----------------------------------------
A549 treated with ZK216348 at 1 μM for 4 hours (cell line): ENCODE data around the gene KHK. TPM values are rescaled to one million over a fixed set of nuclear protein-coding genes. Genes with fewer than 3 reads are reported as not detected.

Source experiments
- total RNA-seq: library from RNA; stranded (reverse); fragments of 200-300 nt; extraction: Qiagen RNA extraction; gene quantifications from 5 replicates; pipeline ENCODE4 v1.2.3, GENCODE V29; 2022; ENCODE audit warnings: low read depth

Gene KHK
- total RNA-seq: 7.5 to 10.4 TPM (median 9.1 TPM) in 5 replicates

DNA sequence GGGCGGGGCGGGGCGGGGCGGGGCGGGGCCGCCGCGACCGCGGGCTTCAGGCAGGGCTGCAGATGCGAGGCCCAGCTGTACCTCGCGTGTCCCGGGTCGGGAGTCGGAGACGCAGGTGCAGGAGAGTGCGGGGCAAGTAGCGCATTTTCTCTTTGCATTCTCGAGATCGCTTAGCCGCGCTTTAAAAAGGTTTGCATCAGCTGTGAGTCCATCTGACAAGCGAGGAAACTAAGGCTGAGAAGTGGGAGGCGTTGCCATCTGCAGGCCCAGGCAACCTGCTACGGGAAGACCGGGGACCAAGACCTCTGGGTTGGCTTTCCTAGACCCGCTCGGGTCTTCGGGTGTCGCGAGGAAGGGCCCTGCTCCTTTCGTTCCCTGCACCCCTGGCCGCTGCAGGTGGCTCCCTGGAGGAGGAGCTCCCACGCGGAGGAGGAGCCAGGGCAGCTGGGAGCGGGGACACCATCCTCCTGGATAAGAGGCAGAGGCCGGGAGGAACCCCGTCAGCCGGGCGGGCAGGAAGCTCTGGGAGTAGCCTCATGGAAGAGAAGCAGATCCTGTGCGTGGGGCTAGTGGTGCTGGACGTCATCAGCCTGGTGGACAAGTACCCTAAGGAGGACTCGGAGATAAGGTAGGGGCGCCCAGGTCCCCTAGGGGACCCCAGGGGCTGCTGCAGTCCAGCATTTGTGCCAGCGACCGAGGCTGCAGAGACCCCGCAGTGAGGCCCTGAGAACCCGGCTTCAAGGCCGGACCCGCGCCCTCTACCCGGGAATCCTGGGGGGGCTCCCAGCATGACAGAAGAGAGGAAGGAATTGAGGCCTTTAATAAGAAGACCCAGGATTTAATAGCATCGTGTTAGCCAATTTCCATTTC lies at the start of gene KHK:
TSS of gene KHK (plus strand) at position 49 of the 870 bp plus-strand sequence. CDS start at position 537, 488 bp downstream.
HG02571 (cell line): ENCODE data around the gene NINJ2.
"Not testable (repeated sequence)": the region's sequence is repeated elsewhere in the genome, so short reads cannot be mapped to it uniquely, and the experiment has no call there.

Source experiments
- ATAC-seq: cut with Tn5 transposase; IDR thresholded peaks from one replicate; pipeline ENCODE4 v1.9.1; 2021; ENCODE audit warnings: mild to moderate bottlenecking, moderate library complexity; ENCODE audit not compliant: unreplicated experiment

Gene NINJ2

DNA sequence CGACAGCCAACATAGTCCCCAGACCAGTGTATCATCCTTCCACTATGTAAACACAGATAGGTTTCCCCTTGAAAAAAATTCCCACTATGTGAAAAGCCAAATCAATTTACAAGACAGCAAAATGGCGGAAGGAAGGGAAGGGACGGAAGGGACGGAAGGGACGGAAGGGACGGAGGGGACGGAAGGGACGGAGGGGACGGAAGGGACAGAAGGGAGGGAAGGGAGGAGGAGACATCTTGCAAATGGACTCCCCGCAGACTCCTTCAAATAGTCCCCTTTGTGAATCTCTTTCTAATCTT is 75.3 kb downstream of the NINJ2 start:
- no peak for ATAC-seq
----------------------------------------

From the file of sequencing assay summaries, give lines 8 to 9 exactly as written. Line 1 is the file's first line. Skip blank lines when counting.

HG02571 (cell line): ENCODE data around the gene NINJ2.
"Not testable (repeated sequence)": the region's sequence is repeated elsewhere in the genome, so short reads cannot be mapped to it uniquely, and the experiment has no call there.